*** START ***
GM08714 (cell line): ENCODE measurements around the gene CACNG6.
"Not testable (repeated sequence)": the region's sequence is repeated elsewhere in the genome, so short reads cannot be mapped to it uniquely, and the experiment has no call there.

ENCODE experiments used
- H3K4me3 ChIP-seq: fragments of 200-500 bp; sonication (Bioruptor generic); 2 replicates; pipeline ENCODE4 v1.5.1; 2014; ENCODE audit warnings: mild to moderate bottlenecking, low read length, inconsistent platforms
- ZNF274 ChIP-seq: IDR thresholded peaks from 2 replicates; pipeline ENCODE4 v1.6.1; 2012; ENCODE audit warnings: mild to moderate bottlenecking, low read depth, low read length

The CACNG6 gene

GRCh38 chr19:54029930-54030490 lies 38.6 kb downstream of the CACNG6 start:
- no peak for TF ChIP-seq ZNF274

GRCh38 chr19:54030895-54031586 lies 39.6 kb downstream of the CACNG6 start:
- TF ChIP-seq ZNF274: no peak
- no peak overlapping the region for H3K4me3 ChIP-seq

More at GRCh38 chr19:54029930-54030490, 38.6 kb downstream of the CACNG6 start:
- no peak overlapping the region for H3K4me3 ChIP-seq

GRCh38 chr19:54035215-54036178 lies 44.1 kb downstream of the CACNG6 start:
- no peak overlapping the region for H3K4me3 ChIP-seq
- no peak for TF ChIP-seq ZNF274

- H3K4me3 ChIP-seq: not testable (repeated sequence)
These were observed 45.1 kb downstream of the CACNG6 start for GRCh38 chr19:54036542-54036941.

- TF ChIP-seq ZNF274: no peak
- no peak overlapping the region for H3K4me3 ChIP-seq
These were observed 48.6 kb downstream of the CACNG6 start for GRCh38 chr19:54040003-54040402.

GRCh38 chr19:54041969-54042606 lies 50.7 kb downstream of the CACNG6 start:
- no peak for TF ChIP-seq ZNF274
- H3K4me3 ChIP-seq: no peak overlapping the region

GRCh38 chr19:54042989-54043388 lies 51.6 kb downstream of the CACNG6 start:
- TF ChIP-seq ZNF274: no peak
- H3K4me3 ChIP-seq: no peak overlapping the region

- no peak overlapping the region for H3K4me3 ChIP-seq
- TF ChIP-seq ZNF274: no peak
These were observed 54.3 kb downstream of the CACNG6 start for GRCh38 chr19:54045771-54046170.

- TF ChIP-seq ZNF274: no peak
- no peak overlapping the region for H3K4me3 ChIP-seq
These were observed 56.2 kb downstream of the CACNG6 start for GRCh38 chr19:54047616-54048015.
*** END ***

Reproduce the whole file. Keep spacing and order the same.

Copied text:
GM08714 (cell line): ENCODE measurements around the gene CACNG6.
"Not testable (repeated sequence)": the region's sequence is repeated elsewhere in the genome, so short reads cannot be mapped to it uniquely, and the experiment has no call there.

ENCODE experiments used
- H3K4me3 ChIP-seq: fragments of 200-500 bp; sonication (Bioruptor generic); 2 replicates; pipeline ENCODE4 v1.5.1; 2014; ENCODE audit warnings: mild to moderate bottlenecking, low read length, inconsistent platforms
- ZNF274 ChIP-seq: IDR thresholded peaks from 2 replicates; pipeline ENCODE4 v1.6.1; 2012; ENCODE audit warnings: mild to moderate bottlenecking, low read depth, low read length

The CACNG6 gene

GRCh38 chr19:54029930-54030490 lies 38.6 kb downstream of the CACNG6 start:
- no peak for TF ChIP-seq ZNF274

GRCh38 chr19:54030895-54031586 lies 39.6 kb downstream of the CACNG6 start:
- TF ChIP-seq ZNF274: no peak
- no peak overlapping the region for H3K4me3 ChIP-seq

More at GRCh38 chr19:54029930-54030490, 38.6 kb downstream of the CACNG6 start:
- no peak overlapping the region for H3K4me3 ChIP-seq

GRCh38 chr19:54035215-54036178 lies 44.1 kb downstream of the CACNG6 start:
- no peak overlapping the region for H3K4me3 ChIP-seq
- no peak for TF ChIP-seq ZNF274

- H3K4me3 ChIP-seq: not testable (repeated sequence)
These were observed 45.1 kb downstream of the CACNG6 start for GRCh38 chr19:54036542-54036941.

- TF ChIP-seq ZNF274: no peak
- no peak overlapping the region for H3K4me3 ChIP-seq
These were observed 48.6 kb downstream of the CACNG6 start for GRCh38 chr19:54040003-54040402.

GRCh38 chr19:54041969-54042606 lies 50.7 kb downstream of the CACNG6 start:
- no peak for TF ChIP-seq ZNF274
- H3K4me3 ChIP-seq: no peak overlapping the region

GRCh38 chr19:54042989-54043388 lies 51.6 kb downstream of the CACNG6 start:
- TF ChIP-seq ZNF274: no peak
- H3K4me3 ChIP-seq: no peak overlapping the region

- no peak overlapping the region for H3K4me3 ChIP-seq
- TF ChIP-seq ZNF274: no peak
These were observed 54.3 kb downstream of the CACNG6 start for GRCh38 chr19:54045771-54046170.

- TF ChIP-seq ZNF274: no peak
- no peak overlapping the region for H3K4me3 ChIP-seq
These were observed 56.2 kb downstream of the CACNG6 start for GRCh38 chr19:54047616-54048015.